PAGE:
Dr Jennifer Jackson
Jen is a molecular ecologist at the British Antarctic Survey who is interested in the evolutionary biology, population connectivity and dynamics of Antarctic organisms, with a particular focus on baleen whales.Learn more
Professor Pete Convey
Editor in Chief, Antarctic Science journal
Pete Convey is a terrestrial ecologist with over 30 years experience of working with BAS and in a wide range of polar environments, both Antarctic and Arctic. He has broad and diverse research interests, including using polar ecosystems as models to identify the past and future global consequences of climate change, evolution and life history strategies of polar terrestrial biota, integration of biological and physical research disciplines, biogeography of polar terrestrial invertebrates, plants and microbes, palaeo-biogeographical reconstruction of Antarctica, and the use of molecular biological techniques in combination with traditional approaches, and human impacts, conservation and management in the polar regions.Learn more
Professor Jemma Wadham
Jemma is a glaciologist based at the University of Bristol. She is interested in the biogeochemistry of glaciers and ice sheets and the roles they play in regulating global and regional cycles of nutrients and carbon. She has also worked extensively on technology development for accessing and sampling extreme icy ecosystems, including Antarctic Subglacial Lakes.Learn more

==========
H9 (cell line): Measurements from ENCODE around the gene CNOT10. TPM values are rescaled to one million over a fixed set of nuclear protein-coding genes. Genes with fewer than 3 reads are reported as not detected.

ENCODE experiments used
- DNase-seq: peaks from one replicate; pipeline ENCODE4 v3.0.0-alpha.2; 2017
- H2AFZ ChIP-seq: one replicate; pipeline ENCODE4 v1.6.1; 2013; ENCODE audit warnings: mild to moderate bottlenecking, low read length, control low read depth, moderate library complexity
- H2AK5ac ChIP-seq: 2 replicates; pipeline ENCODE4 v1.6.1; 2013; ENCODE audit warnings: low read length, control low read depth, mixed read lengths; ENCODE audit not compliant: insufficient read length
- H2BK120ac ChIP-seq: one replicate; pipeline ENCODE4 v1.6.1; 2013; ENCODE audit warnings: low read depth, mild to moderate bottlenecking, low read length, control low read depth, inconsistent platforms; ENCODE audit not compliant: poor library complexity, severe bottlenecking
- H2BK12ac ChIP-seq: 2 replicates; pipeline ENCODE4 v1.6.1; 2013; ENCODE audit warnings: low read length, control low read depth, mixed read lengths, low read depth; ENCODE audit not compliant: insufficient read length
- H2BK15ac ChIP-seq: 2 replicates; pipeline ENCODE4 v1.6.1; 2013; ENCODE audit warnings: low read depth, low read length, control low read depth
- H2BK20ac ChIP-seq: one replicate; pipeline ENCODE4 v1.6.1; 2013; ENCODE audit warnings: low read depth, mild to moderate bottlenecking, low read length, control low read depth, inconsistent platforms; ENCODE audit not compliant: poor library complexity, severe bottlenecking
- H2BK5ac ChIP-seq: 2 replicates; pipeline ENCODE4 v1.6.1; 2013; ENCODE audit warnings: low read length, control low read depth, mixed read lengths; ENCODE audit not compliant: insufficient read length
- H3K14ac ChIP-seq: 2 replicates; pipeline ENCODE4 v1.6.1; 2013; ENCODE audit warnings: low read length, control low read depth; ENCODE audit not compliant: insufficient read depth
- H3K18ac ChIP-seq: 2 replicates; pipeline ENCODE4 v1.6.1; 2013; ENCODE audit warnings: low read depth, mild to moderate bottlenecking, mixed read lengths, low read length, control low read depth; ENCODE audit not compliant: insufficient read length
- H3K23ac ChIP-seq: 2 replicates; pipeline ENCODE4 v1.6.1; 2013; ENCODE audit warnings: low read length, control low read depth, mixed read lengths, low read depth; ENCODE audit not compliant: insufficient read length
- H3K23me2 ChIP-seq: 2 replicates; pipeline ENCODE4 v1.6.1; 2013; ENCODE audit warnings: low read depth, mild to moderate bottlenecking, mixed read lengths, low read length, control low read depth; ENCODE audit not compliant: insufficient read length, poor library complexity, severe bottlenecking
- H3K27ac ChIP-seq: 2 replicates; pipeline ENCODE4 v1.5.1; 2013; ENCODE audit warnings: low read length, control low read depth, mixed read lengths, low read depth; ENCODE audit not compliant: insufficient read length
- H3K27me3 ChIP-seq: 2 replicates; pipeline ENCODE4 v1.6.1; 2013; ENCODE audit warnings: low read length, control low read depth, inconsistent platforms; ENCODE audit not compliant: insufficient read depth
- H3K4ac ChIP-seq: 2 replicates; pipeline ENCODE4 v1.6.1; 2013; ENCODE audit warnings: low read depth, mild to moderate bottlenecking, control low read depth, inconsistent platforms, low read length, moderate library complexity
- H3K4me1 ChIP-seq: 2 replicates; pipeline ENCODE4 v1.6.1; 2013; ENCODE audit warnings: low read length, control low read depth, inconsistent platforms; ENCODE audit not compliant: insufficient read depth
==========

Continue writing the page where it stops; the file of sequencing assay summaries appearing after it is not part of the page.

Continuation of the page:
Professor David Pearce
Dave is an environmental microbiologist based at Northumbria University. He uses microbiology (and in particular novel molecular techniques applied to microbial ecology, microbial biodiversity and activity, environmental genomics, biogeochemical cycling and model extremophiles) to understand polar ecosystem function and the potential for shifts in biogeochemical activity that may result from environmental change.Learn more
Dr Michelle Taylor
Michelle is a primarily deep-sea benthic ecologist. She is interested in how, where, and why genetic diversity is created in the deep sea and undertakes population genetics/ genomics and phylogenetics/genomics to work that out. Her favourite ecosystem is cold water corals but she is broadly interested in the discovery and exploration of all manner of deep sea biology. She is seen here holding a deep sea species of octocoral she described and named after her mum and sister.Learn more
Dr Anne Jungblut
Anne is an environmental microbiologist at the Life Sciences Department, Natural History Museum. She studies microbial diversity, ecology and biogeography in aquatic and soil ecosystems in the Antarctic and Arctic, in particular cyanobacteria and benthic microbial mat communities, using microscopy, culture isolation and sequencing technologies.Learn more
Professor Paul Tyler
Professor Paul Tyler is Emeritus Professor of Deep-sea Biology at the University of Southampton. His research Interests cover: all aspects of deep-sea biology in the world ocean, the discovery and analysis of hydrothermal vents along the East Scotia Ridge in the Southern Ocean, ROV analysis of zonation patterns down the slope of the Antarctic Peninsula, and long term analysis of reproductive patterns in shallow water invertebrates along the Antarctic PeninsulaLearn more
The registered office of the company is Antarctic Science Ltd, Mills and Reeve, Botanic House, 100 Hills Road, Cambridge CB2 1PH.